Bulb Lasagne Anyone...?
I know what you’re thinking…they’ve finally lost it! Don’t worry I’m not suggesting you eat the bulbs. I’m talking about layered planting of spring bulbs. I stumbled across this idea whilst scrolling through Pinterest and I thought I would have a go and share it with you.
I love bulbs because they are idiot proof! You plant them, tuck them in with some soil, give them a water now and then and they will bloom beautifully in the spring. Maximum beauty and little effort if like me you aren’t particularly green fingered! I also love the surprise you get when they poke up through the earth and you can be sure that spring is on it’s way. As the nights draw in and the days grow colder it can be lovely to plan for lighter, brighter, warm spring days.
It's also a lovely reason to get wrapped up on a cold autumn day, get some fresh air and much needed exposure to sunlight. It was lovely to pop out yesterday afternoon between rain showers and feel the sun warm on my back despite the wind!
“Bulbs need so little and give back so much. They start off homely, even ugly, and return transformed.”
The idea behind it is that by planting in layers each bulb gets room to grow but you can put more in the pot giving you a beautiful bouquet come the spring. I decided to do a couple of pots with all white flowers and a couple with yellow daffodils and blue hyacinths. Of course, you could choose any colour or even a mixture for a rainbow pot.
Here’s what I did:
Start by putting some gravel (or broken pot) at the bottom of each pot for drainage. Then cover this with compost. Then place your first bulbs which need the deepest soil (in my case tulips and daffodils) with their roots down and shoot up, at the base towards the back of the pot. Cover these with another layer of soil (hence the lasagne!) and place the middle depth bulbs (hyacinths for me) in the front/middle. This allows for the first layer to grow up behind. Then place another layer of soil and finish off with the shallowest bulbs with the smallest flowers (mine where tete-a-tete narcissi and Muscari) around the edge of the pot. Then cover with a final layer of soil so everything is well covered and no shoots are exposed.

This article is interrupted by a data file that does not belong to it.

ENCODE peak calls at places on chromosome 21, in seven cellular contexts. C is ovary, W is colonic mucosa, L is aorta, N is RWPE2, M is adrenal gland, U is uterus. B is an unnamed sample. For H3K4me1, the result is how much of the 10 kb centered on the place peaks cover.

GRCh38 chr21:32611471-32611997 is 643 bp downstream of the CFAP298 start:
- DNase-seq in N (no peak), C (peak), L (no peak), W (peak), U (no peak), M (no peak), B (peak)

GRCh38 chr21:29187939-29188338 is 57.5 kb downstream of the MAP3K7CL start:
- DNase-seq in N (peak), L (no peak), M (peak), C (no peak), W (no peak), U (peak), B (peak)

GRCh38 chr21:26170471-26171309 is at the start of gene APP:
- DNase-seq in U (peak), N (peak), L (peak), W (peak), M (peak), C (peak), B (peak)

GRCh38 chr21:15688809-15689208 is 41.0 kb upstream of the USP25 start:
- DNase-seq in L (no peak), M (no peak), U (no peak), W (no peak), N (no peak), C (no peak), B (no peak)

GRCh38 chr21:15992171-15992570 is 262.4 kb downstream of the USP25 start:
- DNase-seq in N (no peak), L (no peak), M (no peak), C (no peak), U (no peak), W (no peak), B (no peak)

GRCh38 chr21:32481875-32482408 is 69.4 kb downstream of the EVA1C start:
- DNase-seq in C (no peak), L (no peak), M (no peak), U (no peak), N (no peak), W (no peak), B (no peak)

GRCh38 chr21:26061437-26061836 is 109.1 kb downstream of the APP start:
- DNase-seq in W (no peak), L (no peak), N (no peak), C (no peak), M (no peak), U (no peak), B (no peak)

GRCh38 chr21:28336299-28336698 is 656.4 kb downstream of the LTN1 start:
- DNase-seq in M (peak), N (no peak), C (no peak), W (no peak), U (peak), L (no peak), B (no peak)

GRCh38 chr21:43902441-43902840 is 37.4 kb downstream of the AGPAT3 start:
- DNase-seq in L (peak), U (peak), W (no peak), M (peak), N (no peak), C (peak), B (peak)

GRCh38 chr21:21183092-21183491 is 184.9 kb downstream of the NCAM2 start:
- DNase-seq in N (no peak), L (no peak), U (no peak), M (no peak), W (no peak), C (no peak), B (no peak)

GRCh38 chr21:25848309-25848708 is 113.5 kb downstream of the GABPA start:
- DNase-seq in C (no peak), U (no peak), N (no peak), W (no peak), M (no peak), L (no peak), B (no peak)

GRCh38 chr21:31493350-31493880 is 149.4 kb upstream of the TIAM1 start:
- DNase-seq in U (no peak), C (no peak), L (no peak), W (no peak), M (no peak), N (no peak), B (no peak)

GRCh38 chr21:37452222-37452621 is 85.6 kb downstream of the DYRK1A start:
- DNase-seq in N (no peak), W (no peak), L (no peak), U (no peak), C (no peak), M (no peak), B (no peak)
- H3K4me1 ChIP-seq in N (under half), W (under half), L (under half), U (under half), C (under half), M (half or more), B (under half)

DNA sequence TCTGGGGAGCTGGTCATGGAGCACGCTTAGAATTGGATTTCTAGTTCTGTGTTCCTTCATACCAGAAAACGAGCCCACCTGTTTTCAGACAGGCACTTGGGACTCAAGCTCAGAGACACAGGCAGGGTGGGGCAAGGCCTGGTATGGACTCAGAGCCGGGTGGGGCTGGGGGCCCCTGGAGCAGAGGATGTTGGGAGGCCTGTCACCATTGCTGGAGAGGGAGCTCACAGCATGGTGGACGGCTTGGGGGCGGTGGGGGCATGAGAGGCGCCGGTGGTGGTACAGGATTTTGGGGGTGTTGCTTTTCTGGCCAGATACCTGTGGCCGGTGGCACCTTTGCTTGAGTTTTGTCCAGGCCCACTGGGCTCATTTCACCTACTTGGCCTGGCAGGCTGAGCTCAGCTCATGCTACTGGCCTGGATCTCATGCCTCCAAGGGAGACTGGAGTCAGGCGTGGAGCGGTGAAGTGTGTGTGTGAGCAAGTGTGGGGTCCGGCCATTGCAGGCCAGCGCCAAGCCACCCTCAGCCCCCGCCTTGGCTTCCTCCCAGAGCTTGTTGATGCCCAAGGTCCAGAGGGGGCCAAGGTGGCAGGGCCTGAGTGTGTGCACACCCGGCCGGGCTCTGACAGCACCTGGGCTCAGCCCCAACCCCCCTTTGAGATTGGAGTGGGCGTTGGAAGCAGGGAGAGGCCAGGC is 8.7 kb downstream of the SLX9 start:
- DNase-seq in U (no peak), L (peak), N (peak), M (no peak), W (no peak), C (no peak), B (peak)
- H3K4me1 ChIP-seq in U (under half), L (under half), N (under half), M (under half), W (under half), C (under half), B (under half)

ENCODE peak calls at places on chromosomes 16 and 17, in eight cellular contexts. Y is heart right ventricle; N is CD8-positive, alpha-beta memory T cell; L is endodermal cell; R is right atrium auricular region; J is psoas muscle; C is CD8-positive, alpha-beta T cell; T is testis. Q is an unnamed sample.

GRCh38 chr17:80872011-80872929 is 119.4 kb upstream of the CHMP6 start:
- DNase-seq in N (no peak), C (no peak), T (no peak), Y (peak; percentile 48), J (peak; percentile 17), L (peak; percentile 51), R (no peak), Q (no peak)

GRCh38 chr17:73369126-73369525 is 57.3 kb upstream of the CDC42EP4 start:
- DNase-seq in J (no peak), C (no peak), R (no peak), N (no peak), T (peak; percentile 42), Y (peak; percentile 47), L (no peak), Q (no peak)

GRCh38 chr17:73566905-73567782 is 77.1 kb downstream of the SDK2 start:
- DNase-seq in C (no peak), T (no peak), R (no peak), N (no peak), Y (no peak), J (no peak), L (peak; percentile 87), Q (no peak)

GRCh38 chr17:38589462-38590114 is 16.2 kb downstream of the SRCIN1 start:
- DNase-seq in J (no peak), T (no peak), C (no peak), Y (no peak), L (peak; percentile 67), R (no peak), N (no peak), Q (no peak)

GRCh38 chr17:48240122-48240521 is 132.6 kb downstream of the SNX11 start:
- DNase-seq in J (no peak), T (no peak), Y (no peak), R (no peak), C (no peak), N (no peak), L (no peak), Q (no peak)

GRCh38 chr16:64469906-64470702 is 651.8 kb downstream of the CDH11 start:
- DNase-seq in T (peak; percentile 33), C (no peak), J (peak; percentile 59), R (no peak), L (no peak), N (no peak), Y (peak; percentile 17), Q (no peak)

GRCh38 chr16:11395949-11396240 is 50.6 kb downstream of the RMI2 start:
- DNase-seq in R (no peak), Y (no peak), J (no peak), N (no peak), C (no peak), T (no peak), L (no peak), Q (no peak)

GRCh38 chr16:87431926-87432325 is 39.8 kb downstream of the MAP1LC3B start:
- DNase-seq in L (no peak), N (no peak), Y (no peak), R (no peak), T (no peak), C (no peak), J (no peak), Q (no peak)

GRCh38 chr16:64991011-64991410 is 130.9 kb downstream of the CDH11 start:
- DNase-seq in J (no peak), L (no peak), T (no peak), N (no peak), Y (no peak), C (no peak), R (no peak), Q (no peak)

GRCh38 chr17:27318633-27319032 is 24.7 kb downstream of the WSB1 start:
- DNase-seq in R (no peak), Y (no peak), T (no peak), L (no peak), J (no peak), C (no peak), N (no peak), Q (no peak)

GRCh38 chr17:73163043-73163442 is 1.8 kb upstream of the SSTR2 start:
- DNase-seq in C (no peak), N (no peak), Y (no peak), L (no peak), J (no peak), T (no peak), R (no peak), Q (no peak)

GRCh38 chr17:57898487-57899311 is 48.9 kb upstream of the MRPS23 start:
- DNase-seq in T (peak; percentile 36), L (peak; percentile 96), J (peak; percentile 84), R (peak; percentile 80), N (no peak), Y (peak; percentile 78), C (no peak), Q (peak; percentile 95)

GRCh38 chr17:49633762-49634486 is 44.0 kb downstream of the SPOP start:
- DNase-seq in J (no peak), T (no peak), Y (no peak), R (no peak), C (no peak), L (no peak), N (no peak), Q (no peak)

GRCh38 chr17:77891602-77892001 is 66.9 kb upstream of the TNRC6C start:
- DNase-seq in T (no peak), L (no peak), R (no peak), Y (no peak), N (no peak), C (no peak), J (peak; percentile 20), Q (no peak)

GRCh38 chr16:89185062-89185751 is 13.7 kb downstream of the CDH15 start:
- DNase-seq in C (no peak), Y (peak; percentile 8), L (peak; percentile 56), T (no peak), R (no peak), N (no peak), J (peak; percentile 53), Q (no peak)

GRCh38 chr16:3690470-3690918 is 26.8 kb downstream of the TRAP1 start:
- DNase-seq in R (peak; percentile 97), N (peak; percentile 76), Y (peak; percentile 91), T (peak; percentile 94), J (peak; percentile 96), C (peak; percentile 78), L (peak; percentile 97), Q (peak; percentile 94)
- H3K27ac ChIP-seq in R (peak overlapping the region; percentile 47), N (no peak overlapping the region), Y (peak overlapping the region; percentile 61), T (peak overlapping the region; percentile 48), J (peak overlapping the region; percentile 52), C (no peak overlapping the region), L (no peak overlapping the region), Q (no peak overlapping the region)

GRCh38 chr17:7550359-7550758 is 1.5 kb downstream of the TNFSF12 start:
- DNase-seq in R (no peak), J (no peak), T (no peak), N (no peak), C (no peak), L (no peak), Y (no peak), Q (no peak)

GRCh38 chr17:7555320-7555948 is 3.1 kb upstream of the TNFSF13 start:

You can then repeat the process again for any more pots you would like to plant. You can leave the pots outside for a few more weeks until the frosts come if you would like. However, as it was so windy yesterday I moved mine straight into the shed after a good water. Storing the pots somewhere like a shed or a garage is important as although you don’t want the pots to be damaged by frost you do need the bulbs to have several weeks of exposure to the cold. This is because most bulbs (although there are some tropical exceptions) need a period of Vernalisation (exposure to cold) to signal to go into their dormant winter state which then allows them to be triggered into bloom in the spring when the weather is warmer. The same process is needed by a number of plants for example, apples, which is why you will often hear of a poor harvest after a mild winter.
This explains why those kits to grow hyacinths etc, in vases you can buy from supermarkets in the run up to Christmas often don’t fully bloom. They simply haven’t been cold enough. If you are planning to force bulbs indoors over the winter bulbs buy them now and store them somewhere cold and dry until you are ready to bring them inside at the end of Nov for blooms from Christmas through to New Year.
Your pots will pretty much look after themselves until the frosts clear in the spring and you can bring them out. Just give them a water now and again to keep the compost moist. If you decide to have a go please let us know. As you can see this is a really easy project and can be done in even the smallest garden so why not have a go with the kids over the October holidays?
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